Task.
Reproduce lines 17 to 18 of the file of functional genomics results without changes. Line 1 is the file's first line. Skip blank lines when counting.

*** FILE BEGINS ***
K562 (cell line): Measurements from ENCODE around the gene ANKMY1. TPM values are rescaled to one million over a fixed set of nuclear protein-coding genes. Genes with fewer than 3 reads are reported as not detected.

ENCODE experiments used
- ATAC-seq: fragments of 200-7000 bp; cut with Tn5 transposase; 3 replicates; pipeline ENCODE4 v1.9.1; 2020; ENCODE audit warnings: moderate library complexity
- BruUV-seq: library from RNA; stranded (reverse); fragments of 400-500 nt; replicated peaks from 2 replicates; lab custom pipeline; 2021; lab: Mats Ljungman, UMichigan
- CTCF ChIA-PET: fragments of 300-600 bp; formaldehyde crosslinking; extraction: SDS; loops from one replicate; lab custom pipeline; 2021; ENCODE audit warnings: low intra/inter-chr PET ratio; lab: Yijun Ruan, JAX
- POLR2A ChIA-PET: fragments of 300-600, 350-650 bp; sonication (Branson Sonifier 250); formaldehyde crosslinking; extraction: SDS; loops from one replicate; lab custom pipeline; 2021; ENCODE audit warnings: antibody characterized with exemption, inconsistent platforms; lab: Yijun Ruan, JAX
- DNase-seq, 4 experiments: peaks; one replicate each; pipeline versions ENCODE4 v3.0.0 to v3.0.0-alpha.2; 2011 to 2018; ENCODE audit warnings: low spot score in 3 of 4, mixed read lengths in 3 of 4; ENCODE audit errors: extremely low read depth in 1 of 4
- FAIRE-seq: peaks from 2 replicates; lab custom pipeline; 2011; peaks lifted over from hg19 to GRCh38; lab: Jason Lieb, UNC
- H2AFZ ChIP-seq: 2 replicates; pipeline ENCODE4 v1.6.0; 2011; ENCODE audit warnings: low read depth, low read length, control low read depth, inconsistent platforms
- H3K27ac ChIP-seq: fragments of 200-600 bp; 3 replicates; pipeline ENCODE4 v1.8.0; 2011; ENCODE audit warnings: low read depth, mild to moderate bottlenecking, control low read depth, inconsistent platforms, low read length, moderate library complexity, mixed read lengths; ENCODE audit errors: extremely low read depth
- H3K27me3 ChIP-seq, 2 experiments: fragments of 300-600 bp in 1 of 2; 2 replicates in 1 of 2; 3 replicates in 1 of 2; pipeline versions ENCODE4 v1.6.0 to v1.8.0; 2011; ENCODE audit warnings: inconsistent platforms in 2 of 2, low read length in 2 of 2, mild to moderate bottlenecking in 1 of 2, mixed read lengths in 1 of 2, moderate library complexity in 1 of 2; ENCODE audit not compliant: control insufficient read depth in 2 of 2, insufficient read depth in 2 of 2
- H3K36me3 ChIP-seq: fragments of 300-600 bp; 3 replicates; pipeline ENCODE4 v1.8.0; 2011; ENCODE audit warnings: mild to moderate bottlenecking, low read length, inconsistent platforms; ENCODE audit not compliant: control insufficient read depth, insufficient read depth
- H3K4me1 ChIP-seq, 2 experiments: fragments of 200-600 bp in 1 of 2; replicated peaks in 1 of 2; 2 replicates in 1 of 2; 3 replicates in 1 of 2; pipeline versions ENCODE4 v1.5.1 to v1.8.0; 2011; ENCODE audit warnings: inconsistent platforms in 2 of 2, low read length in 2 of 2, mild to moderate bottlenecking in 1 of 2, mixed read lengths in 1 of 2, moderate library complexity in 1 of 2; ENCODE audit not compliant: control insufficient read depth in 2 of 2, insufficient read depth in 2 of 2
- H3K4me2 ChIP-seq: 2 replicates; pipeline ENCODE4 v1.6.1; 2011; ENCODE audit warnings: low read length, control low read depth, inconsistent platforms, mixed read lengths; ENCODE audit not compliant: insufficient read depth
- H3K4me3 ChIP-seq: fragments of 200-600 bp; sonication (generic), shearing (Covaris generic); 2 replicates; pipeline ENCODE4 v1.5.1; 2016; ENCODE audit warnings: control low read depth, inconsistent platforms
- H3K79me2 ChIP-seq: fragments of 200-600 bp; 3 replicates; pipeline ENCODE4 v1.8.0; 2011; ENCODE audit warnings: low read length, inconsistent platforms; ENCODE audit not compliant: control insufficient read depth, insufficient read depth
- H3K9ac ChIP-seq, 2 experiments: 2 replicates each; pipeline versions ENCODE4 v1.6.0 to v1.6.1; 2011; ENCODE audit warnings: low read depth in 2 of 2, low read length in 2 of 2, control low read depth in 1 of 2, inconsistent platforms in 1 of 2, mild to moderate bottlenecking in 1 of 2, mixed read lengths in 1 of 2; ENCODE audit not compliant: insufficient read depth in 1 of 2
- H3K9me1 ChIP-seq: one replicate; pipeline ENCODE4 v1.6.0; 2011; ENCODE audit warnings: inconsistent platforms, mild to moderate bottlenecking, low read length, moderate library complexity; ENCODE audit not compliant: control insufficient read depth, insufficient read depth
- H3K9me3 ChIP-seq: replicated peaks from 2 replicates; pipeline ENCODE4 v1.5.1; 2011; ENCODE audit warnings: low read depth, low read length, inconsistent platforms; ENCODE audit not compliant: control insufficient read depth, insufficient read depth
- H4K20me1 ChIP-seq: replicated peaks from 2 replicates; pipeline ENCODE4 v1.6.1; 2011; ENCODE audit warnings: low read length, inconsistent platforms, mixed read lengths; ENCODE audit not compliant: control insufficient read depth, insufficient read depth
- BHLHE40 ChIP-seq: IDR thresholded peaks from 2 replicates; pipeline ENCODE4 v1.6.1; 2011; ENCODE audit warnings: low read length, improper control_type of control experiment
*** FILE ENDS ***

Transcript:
- H3K9ac ChIP-seq, 2 experiments: 2 replicates each; pipeline versions ENCODE4 v1.6.0 to v1.6.1; 2011; ENCODE audit warnings: low read depth in 2 of 2, low read length in 2 of 2, control low read depth in 1 of 2, inconsistent platforms in 1 of 2, mild to moderate bottlenecking in 1 of 2, mixed read lengths in 1 of 2; ENCODE audit not compliant: insufficient read depth in 1 of 2
- H3K9me1 ChIP-seq: one replicate; pipeline ENCODE4 v1.6.0; 2011; ENCODE audit warnings: inconsistent platforms, mild to moderate bottlenecking, low read length, moderate library complexity; ENCODE audit not compliant: control insufficient read depth, insufficient read depth